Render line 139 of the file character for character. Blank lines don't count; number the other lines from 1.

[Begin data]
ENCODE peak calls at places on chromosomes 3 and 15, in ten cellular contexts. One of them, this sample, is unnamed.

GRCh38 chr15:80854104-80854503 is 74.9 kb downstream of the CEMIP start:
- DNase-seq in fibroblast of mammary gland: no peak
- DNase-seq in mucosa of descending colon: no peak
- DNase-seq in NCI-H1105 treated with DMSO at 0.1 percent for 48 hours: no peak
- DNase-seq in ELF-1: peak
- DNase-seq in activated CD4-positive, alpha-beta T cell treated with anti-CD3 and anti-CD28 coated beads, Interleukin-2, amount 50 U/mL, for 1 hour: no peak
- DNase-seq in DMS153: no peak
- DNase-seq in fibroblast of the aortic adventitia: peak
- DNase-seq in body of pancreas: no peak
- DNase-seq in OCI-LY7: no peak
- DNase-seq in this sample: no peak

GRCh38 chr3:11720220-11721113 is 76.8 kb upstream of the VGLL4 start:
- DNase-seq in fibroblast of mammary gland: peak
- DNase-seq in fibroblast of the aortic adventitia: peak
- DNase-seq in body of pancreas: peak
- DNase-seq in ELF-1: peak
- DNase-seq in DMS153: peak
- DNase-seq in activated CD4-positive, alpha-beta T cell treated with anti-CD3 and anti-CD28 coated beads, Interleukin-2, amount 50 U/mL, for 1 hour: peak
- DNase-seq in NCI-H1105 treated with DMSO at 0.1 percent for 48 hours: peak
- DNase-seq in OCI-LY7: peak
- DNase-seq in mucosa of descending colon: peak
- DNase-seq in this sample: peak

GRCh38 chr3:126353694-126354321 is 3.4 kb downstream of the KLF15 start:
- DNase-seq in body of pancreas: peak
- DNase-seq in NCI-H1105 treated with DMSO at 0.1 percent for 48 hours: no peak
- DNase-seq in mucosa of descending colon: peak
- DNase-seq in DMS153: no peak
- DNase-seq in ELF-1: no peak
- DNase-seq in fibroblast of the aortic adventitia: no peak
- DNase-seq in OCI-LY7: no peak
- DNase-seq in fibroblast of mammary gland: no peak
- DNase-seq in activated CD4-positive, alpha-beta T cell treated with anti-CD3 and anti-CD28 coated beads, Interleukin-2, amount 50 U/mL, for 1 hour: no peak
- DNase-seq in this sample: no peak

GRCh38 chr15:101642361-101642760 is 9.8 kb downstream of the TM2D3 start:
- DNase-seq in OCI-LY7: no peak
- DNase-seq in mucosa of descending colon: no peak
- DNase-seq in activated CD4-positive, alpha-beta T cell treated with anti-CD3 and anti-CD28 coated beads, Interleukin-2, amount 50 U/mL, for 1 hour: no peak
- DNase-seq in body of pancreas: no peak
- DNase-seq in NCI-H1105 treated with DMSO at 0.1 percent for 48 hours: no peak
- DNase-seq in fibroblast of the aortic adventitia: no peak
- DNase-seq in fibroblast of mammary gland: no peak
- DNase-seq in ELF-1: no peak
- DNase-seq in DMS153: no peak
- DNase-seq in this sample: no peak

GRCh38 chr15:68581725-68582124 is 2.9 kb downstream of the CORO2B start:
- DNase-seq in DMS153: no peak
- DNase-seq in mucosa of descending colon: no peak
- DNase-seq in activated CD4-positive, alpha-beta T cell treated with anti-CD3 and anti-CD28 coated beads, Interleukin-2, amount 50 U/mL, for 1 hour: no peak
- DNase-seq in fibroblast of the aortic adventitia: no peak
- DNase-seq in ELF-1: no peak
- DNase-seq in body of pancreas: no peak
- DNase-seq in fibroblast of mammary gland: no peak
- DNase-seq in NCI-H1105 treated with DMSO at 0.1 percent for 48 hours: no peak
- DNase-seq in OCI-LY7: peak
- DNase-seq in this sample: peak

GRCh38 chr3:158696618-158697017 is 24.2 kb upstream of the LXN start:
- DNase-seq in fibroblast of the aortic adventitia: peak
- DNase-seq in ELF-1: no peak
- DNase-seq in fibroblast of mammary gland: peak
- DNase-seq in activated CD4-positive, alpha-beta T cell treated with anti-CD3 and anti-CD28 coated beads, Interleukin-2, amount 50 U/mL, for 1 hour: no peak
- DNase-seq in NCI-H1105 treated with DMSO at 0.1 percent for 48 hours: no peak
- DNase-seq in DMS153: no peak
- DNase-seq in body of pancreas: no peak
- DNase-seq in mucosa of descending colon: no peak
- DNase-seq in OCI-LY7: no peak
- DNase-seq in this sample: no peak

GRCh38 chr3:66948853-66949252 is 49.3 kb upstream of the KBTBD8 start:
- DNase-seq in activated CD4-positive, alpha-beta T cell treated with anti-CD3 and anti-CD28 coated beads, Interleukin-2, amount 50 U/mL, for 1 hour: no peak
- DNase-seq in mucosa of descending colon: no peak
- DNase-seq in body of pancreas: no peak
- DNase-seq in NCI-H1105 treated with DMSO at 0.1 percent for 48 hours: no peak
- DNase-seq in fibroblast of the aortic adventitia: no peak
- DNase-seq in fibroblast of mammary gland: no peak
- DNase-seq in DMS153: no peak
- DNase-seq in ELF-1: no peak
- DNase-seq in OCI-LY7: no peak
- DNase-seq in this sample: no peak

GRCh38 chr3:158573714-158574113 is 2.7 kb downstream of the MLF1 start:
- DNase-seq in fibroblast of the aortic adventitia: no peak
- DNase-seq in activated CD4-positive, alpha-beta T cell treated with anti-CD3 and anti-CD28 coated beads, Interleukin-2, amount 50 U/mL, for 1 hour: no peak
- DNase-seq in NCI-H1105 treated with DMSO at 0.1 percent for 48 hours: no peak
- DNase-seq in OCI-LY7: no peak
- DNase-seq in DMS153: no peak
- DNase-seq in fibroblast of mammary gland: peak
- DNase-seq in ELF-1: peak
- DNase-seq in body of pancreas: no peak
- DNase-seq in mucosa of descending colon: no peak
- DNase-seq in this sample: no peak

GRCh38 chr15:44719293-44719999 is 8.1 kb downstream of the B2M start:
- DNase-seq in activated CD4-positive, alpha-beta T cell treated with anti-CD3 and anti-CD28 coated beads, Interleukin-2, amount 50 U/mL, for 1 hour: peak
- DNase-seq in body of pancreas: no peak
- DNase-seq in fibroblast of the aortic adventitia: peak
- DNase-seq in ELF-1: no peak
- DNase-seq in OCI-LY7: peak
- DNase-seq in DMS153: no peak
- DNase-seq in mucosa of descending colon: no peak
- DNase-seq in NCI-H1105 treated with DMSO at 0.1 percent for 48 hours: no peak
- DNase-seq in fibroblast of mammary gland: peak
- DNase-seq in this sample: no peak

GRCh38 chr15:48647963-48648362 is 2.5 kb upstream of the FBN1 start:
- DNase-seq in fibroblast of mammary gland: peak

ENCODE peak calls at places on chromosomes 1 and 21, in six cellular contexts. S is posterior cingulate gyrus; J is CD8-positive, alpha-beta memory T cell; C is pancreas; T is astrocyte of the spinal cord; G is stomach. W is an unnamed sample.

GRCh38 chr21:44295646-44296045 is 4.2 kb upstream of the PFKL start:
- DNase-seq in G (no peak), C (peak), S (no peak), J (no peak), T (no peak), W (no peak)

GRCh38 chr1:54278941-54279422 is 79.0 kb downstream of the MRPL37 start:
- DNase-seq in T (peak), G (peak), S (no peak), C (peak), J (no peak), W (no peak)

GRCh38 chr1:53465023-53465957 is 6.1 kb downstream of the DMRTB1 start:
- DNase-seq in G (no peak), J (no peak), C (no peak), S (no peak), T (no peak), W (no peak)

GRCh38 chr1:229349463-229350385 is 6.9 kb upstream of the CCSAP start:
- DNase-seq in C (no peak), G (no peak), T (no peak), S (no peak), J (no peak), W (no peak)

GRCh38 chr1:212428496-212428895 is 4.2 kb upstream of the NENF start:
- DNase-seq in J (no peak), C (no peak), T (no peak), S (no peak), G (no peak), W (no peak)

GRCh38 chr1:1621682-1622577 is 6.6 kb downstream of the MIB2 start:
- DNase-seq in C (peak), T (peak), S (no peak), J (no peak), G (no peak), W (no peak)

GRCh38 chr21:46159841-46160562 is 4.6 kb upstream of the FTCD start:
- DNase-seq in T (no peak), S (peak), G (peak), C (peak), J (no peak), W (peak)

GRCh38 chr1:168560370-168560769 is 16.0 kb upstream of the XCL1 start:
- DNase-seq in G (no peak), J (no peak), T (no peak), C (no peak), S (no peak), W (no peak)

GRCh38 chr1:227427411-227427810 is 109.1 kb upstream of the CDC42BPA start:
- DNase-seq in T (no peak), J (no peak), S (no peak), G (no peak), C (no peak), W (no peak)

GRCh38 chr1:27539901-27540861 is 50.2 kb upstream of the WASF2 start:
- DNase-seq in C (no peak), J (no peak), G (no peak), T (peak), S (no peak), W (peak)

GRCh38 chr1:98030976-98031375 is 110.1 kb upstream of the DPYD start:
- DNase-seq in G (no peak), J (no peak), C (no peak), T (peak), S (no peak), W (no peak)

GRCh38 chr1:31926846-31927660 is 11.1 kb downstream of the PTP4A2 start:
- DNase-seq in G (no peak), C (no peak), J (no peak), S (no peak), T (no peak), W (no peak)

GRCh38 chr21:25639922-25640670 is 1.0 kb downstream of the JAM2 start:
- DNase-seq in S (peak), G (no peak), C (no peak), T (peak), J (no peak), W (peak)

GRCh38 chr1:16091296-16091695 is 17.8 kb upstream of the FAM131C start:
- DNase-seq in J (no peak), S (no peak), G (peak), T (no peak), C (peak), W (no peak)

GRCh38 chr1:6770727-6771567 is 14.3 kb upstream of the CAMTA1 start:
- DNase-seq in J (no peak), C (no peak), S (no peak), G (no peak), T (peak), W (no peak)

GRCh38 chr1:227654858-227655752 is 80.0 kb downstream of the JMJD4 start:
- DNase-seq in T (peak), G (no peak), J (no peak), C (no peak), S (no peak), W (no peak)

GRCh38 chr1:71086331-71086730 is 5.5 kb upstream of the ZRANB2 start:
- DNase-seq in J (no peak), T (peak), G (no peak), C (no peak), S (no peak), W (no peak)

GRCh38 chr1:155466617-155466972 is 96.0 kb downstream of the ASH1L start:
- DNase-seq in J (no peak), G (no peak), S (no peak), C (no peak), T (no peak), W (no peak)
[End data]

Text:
- DNase-seq in J (no peak), G (no peak), S (no peak), C (no peak), T (no peak), W (no peak)